Geoffrey Chaucers Use of Sarcasm to Describe His Characters

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  • Topic: The Canterbury Tales, Geoffrey Chaucer, The Manciple's Tale
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  • Published : February 27, 2005
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Geoffrey Chaucers use of sarcasm to describe his characters.

Geoffrey Chaucer used sarcasm to describe his characters in "The Canterbury Tales." It will point out details that are seen in the book that help explain how he used this sarcasm to prove a point and to teach life lessons sometimes. I will also point out how this sarcasm was aimed at telling the reader his point of view about how corrupt the Catholic Church was. Chaucer uses an abundance of sarcasm, as opposed to seriousness, to describe his characters in "The Canterbury Tales."

Chaucer did not begin working on "The Canterbury Tales" until he was in his early 40s. Chaucer took his narrative inspiration for his works from several sources but still remained an entirely individual poet, gradually developing his personal style and techniques. (Wallace 293) "The Canterbury Tales" was written by Chaucer during the late fourteen hundreds. This book tells about a pilgrimage by around thirty people, who are going, in April, to the shrine of the martyr, St. Thomas Becket. On the way, they amuse themselves by telling stories. These stories are called tales. Chaucer never really got to finish the book because he died about five or six years after starting it. So as you read this report and maybe the book, you can see that he probably would have went along with Martin Luther and criticized the Catholic Church in the same ninety eight or so on years. So maybe, just maybe, this book isn't even half way done, even though it is like a stab in the back of the Catholic Church. (Morrison 41)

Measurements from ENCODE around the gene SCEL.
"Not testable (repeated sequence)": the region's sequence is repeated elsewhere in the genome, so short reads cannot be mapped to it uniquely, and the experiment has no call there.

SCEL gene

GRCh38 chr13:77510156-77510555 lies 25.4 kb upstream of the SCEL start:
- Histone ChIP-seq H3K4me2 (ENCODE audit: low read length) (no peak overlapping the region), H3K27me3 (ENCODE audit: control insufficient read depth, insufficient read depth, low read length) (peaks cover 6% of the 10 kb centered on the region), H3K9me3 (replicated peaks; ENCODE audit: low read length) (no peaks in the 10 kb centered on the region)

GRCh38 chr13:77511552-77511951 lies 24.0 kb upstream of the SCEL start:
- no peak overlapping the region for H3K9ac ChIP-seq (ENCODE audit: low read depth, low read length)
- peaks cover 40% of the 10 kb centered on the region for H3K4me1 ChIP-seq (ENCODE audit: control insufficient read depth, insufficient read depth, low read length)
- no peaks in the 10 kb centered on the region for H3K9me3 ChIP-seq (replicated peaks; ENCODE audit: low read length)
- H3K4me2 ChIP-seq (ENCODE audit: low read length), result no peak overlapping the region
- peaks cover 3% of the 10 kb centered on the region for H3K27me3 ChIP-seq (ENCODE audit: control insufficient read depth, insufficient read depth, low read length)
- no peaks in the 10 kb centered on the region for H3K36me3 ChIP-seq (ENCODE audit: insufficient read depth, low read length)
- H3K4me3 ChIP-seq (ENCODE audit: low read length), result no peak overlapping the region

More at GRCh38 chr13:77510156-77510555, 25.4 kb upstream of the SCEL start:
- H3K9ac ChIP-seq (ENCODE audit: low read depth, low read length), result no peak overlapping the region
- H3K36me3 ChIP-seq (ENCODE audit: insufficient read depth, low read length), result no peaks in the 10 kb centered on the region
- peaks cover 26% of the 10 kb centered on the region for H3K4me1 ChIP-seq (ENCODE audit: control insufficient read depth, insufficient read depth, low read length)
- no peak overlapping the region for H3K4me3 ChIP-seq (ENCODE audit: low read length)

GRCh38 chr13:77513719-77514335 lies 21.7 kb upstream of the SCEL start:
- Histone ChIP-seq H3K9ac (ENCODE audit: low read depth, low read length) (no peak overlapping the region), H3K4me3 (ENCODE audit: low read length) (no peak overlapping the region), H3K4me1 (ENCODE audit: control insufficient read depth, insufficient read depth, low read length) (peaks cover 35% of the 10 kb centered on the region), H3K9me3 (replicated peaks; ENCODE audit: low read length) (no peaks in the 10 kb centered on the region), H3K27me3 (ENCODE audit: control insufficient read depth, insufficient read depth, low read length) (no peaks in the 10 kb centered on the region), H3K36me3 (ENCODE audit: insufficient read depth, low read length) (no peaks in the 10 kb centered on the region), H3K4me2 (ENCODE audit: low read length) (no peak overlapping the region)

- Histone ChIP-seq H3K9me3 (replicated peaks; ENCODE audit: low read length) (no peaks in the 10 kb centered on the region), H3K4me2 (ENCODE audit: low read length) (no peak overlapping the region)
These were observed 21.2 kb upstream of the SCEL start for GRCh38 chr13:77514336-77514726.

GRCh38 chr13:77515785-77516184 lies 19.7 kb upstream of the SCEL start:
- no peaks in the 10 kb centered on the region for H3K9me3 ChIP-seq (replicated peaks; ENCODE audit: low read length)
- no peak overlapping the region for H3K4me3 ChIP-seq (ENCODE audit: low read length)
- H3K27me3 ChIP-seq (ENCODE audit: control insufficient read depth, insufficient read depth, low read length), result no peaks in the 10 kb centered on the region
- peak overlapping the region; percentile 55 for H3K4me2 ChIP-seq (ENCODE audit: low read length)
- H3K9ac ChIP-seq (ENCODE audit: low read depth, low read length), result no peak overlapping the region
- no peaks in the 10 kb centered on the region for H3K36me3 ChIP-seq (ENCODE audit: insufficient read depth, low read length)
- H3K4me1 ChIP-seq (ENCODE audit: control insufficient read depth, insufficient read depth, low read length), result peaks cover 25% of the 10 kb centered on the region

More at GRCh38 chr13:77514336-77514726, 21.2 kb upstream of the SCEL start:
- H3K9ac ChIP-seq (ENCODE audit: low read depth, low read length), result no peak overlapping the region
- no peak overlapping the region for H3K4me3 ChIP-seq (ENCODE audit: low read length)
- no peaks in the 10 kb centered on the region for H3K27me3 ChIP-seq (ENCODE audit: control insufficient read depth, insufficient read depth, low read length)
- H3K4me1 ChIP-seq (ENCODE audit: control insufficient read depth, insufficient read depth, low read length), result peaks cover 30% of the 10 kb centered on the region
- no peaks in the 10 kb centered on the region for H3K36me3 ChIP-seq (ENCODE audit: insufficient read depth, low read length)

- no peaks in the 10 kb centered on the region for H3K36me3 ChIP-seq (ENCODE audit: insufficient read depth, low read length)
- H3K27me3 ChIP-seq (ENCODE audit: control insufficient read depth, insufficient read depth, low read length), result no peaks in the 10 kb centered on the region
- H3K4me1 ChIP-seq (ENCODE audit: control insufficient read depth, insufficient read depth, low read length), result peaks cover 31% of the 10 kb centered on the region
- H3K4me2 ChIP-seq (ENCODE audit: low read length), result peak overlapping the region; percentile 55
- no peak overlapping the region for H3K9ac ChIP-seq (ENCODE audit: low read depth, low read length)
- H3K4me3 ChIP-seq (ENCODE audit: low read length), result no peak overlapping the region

Chaucer uses sarcasm to describe Phoebus, in the Manciple's tale.
"Phoebus had a wife, whom he loved more dearly than his own life, and guarded her with the greatest protection possible. He knew that he must let a free spirit fly like any other caged animal, but he made sure to keep her closed in and guarded at all times." (187)

However Phoebus' wife had a secret lover. One day when Phoebus went out of town on business, his wife sent for her lover and made passionate love with him. The crow witnessed this event but kept quiet. (188)

When Phoebus returned home the crow revealed that his wife had betrayed him and gave ample proof to substantiate the charge. Phoebus was heart-broken and in a fury killed his wife. (188)
Now, you can see the sarcasm in this tale already by looking at the way he said "free spirit" and then "caged animal" to describe her. One of these statements is not true and is just another sarcastic remark. At first, the reader can't tell if Phoebus really cares and watches over her or if he just doesn't care at all. But, as you read on, you can obviously tell that he did really care and probably tried to watch over her as much as he could. But Chaucer once again uses sarcasm to get his point across. And that point is that no matter how much we try to control a person, who has free will, they will always have their own thoughts and opinions, or in this case, feelings. So Chaucer used a sarcastic way of saying that Phoebus tried to guard her like she was a caged animal, and keep her locked up, but she still found a way to do what she wanted to do because nobody can be watched and controlled like a caged animal. Their will always be free will.

Chaucer uses sarcasm, once again, this time to describe the Summoner.
There lived a limiter in Holderness, a marshy region in Yorkshire, who used to go around preaching to people and begging for alms. (95)
"He was a drunkard who did nothing but scream in Latin and kids were scared of him." (95)
"There was no better fellow in all the lands" (96)
The sarcasm in this tale is not hard to see either, when you see that the narrarator said that he was a drunkard and that kids hated him, but then says that there was no better guy in the world. Chaucer is saying that he was a drunk and that he probably hit or raped little kids. And he also says that this man was a preacher, who begged. Obviously Chaucer is taking a...
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